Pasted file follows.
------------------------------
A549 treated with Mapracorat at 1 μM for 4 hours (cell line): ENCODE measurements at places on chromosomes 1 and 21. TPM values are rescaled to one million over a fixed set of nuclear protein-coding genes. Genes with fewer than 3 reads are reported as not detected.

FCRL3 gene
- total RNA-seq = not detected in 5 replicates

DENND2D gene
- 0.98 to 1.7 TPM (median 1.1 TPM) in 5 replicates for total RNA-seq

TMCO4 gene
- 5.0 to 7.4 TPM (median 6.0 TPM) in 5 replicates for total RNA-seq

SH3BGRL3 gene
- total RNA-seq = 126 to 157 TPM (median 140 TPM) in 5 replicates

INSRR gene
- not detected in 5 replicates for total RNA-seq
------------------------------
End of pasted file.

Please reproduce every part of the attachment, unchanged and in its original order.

A549 treated with Mapracorat at 1 μM for 4 hours (cell line): ENCODE measurements at places on chromosomes 1 and 21. TPM values are rescaled to one million over a fixed set of nuclear protein-coding genes. Genes with fewer than 3 reads are reported as not detected.

FCRL3 gene
- total RNA-seq = not detected in 5 replicates

DENND2D gene
- 0.98 to 1.7 TPM (median 1.1 TPM) in 5 replicates for total RNA-seq

TMCO4 gene
- 5.0 to 7.4 TPM (median 6.0 TPM) in 5 replicates for total RNA-seq

SH3BGRL3 gene
- total RNA-seq = 126 to 157 TPM (median 140 TPM) in 5 replicates

INSRR gene
- not detected in 5 replicates for total RNA-seq